How can we prevent children from drowning?

Updated: Jun 19, 2019
  • Author: G Patricia Cantwell, MD, FCCM; Chief Editor: Joe Alcock, MD, MS  more...
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Parents who own pools or who take their children to pools are encouraged to learn CPR. At least one parent or caretaker should remain focused on children at all times, avoiding other activities that might disturb this concentration, such as using the phone and conversing with others.

Children should wear personal flotation devices in pool areas, but these do not eliminate the need for constant supervision. Air- or foam-filled swimming tools, such as "water wings," inner tubes, and "noodles" are not substitutes for Coast Guard–approved personal flotation devices (PFDs).

Children should be taught to swim, but these lessons should not provide parents with a false sense of security. A 2009 case-controlled study concluded that participation in formal swimming lessons was associated with an 80% reduction in the risk of drowning. [109]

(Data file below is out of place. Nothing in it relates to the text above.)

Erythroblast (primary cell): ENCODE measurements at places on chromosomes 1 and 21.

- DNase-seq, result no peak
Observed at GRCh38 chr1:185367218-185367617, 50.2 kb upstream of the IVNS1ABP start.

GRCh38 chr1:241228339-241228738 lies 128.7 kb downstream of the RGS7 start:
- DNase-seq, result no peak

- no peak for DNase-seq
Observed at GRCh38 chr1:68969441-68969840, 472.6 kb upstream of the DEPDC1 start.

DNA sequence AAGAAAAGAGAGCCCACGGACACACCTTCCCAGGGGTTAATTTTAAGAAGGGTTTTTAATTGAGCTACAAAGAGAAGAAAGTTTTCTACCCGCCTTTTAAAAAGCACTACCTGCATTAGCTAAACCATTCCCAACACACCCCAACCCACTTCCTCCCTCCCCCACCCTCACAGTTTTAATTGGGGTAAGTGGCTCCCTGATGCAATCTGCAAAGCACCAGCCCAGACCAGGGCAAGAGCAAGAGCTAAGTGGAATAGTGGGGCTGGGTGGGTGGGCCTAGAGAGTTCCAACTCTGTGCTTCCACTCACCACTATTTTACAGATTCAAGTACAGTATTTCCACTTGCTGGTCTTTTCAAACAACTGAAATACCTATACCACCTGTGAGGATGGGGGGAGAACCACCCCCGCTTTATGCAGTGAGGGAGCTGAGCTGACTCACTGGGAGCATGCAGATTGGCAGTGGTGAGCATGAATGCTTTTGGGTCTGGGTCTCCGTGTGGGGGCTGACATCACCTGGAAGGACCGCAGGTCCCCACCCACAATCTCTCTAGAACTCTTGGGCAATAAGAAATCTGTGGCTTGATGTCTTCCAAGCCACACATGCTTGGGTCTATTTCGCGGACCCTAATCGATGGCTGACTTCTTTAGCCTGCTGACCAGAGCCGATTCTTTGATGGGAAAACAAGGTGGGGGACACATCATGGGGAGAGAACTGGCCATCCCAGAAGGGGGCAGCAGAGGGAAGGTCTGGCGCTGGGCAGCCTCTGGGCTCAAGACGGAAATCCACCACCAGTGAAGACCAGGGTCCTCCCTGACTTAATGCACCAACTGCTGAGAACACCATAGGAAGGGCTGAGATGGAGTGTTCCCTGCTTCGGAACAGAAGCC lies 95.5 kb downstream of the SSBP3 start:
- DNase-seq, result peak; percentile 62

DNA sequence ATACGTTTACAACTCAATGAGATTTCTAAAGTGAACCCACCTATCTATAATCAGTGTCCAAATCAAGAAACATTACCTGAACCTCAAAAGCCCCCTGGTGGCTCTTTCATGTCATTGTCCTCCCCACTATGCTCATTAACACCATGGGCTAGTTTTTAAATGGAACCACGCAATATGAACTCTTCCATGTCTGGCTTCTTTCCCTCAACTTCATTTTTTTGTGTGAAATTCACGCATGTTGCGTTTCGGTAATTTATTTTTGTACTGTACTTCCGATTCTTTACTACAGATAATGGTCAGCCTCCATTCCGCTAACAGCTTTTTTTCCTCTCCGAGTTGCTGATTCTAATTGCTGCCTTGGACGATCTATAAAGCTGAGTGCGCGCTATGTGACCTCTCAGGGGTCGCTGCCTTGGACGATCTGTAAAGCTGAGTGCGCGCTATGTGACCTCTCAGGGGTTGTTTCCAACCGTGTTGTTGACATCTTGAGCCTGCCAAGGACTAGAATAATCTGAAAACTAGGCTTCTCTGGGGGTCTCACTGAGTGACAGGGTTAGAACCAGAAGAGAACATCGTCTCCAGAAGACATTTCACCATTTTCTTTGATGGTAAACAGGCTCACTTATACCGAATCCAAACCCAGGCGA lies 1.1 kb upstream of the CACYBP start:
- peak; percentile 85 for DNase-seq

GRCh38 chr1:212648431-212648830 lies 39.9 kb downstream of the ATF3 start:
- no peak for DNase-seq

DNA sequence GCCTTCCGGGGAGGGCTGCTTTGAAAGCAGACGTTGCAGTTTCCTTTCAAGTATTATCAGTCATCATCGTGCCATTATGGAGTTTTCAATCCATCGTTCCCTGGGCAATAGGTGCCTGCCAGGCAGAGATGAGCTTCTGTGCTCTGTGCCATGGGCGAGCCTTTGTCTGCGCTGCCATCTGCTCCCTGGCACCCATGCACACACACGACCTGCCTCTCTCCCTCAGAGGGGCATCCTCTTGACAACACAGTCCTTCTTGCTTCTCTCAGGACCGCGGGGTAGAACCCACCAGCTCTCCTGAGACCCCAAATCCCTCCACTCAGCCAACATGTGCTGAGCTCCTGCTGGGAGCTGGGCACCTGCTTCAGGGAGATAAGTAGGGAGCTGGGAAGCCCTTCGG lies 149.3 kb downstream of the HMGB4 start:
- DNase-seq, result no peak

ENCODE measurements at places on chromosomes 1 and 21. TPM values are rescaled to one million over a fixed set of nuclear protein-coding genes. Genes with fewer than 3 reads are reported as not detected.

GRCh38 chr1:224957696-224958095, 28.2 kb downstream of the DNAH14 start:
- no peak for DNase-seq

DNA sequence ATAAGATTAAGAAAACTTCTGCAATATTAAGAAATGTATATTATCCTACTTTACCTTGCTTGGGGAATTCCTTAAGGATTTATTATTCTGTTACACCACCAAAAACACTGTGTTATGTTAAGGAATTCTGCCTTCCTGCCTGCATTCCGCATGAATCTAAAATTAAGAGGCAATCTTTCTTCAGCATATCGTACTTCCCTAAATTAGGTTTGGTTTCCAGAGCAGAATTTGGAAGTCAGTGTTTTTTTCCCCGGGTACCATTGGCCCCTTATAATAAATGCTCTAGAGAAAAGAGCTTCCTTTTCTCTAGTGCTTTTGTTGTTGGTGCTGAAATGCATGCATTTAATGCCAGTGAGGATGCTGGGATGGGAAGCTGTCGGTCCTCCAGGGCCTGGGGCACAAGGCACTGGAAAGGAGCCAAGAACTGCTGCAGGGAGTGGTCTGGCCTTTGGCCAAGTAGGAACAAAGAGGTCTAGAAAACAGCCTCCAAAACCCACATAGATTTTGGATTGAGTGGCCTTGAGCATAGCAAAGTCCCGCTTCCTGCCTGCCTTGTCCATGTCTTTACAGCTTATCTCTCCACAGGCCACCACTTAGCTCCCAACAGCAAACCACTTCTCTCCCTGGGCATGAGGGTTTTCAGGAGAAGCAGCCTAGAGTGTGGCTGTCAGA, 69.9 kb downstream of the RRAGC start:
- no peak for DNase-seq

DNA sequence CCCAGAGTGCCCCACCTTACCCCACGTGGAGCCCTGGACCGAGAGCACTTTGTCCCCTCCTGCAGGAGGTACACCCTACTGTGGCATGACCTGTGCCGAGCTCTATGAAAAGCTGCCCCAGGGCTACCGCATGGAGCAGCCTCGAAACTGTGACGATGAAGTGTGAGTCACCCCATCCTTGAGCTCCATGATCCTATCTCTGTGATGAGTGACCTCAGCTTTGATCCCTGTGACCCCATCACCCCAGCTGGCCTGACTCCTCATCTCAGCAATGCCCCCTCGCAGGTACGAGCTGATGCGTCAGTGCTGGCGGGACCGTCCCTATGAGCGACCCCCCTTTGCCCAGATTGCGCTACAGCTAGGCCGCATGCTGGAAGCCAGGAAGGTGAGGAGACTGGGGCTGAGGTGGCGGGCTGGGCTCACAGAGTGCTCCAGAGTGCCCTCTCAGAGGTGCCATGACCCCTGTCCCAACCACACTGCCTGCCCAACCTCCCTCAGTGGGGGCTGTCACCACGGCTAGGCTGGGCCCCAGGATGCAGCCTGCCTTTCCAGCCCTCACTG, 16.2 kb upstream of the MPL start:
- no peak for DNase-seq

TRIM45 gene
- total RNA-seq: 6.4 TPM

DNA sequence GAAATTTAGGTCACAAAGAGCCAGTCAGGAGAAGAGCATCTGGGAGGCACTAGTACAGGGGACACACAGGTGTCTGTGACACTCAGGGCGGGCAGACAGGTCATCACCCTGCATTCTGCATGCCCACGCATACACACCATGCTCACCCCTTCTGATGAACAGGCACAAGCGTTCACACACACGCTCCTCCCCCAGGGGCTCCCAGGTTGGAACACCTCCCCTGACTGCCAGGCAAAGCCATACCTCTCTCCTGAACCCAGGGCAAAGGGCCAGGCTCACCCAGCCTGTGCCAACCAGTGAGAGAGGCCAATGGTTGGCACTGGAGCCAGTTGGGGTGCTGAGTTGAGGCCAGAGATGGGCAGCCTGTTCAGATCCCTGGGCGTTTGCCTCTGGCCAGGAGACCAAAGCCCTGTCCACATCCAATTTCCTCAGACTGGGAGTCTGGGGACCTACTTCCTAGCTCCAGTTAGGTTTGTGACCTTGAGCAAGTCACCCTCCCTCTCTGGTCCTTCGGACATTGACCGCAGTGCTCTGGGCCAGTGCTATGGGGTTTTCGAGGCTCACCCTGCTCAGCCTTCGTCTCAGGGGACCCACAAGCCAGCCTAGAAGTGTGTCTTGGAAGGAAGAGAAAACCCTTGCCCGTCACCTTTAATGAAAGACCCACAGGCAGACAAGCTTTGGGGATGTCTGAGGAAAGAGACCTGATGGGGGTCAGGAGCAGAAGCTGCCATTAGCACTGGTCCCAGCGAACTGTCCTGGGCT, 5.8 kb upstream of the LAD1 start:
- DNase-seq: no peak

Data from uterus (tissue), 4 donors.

However, as an astute Florida pediatrician pointed out in an associated letter, swimming programs exist in an unregulated industry and have different objectives, methods, and goals, and these are achieved to varying degrees. Parents should be aware of the qualifications, goals, and limitations of the swimming programs in which they enroll their children. [110]

Infant swimming or water-adjustment programs do not prevent submersion injuries and are potentially hazardous, providing parents with a false sense of security if they perceive their infant can swim.

The presence of lifeguards at public swimming venues is also a deterrent, but it is not foolproof. Centers for Disease Control and Prevention (CDC) data suggest that 19% of drowning deaths in children occurred in public pools with certified lifeguards present. Nevertheless, trained, professional lifeguards clearly have shown a positive effect on US drowning prevention, including deterring dangerous or risky behavior, determining bathers who appear to be in distress, and determining the presence of hazardous conditions.

The ability of lifeguards to aid in drowning prevention is influenced by a number of factors. Individuals often drown quickly and are unable to call attention to themselves when in distress. As such, overcrowding of pools, lakes, parks, and beaches, as well as assignment of additional distracting duties to the lifeguards, can decrease their effectiveness. [111]

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